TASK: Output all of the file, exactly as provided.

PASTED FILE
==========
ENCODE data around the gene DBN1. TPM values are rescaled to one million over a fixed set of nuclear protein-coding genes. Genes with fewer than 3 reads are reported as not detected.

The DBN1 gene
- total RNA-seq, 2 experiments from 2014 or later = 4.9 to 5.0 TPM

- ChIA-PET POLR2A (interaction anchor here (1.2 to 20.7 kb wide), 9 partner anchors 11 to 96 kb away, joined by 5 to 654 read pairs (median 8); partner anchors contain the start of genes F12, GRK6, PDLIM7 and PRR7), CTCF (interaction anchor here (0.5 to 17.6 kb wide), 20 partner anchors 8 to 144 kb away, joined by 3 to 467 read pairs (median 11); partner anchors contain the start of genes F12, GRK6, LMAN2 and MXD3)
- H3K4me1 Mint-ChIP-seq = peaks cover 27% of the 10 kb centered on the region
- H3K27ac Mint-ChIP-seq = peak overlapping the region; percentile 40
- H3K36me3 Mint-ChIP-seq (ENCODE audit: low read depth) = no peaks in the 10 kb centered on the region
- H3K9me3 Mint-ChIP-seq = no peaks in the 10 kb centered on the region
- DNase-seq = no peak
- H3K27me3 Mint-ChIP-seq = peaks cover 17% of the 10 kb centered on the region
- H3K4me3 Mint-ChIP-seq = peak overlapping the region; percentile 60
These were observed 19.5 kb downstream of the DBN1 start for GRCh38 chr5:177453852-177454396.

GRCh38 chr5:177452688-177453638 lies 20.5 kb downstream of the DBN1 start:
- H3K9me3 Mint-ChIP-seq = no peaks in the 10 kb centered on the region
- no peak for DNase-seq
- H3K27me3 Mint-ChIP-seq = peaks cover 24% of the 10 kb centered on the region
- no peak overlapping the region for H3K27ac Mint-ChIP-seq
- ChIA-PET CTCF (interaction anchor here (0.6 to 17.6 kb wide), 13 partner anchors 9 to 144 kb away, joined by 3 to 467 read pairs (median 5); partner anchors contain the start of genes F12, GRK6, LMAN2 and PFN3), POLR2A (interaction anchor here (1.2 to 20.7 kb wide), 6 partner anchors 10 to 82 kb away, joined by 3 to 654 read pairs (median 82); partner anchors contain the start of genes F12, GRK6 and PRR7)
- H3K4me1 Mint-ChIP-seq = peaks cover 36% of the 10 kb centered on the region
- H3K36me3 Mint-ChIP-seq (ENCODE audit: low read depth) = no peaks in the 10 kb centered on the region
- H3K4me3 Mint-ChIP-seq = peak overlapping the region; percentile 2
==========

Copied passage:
ENCODE data around the gene DBN1. TPM values are rescaled to one million over a fixed set of nuclear protein-coding genes. Genes with fewer than 3 reads are reported as not detected.

The DBN1 gene
- total RNA-seq, 2 experiments from 2014 or later = 4.9 to 5.0 TPM

- ChIA-PET POLR2A (interaction anchor here (1.2 to 20.7 kb wide), 9 partner anchors 11 to 96 kb away, joined by 5 to 654 read pairs (median 8); partner anchors contain the start of genes F12, GRK6, PDLIM7 and PRR7), CTCF (interaction anchor here (0.5 to 17.6 kb wide), 20 partner anchors 8 to 144 kb away, joined by 3 to 467 read pairs (median 11); partner anchors contain the start of genes F12, GRK6, LMAN2 and MXD3)
- H3K4me1 Mint-ChIP-seq = peaks cover 27% of the 10 kb centered on the region
- H3K27ac Mint-ChIP-seq = peak overlapping the region; percentile 40
- H3K36me3 Mint-ChIP-seq (ENCODE audit: low read depth) = no peaks in the 10 kb centered on the region
- H3K9me3 Mint-ChIP-seq = no peaks in the 10 kb centered on the region
- DNase-seq = no peak
- H3K27me3 Mint-ChIP-seq = peaks cover 17% of the 10 kb centered on the region
- H3K4me3 Mint-ChIP-seq = peak overlapping the region; percentile 60
These were observed 19.5 kb downstream of the DBN1 start for GRCh38 chr5:177453852-177454396.

GRCh38 chr5:177452688-177453638 lies 20.5 kb downstream of the DBN1 start:
- H3K9me3 Mint-ChIP-seq = no peaks in the 10 kb centered on the region
- no peak for DNase-seq
- H3K27me3 Mint-ChIP-seq = peaks cover 24% of the 10 kb centered on the region
- no peak overlapping the region for H3K27ac Mint-ChIP-seq
- ChIA-PET CTCF (interaction anchor here (0.6 to 17.6 kb wide), 13 partner anchors 9 to 144 kb away, joined by 3 to 467 read pairs (median 5); partner anchors contain the start of genes F12, GRK6, LMAN2 and PFN3), POLR2A (interaction anchor here (1.2 to 20.7 kb wide), 6 partner anchors 10 to 82 kb away, joined by 3 to 654 read pairs (median 82); partner anchors contain the start of genes F12, GRK6 and PRR7)
- H3K4me1 Mint-ChIP-seq = peaks cover 36% of the 10 kb centered on the region
- H3K36me3 Mint-ChIP-seq (ENCODE audit: low read depth) = no peaks in the 10 kb centered on the region
- H3K4me3 Mint-ChIP-seq = peak overlapping the region; percentile 2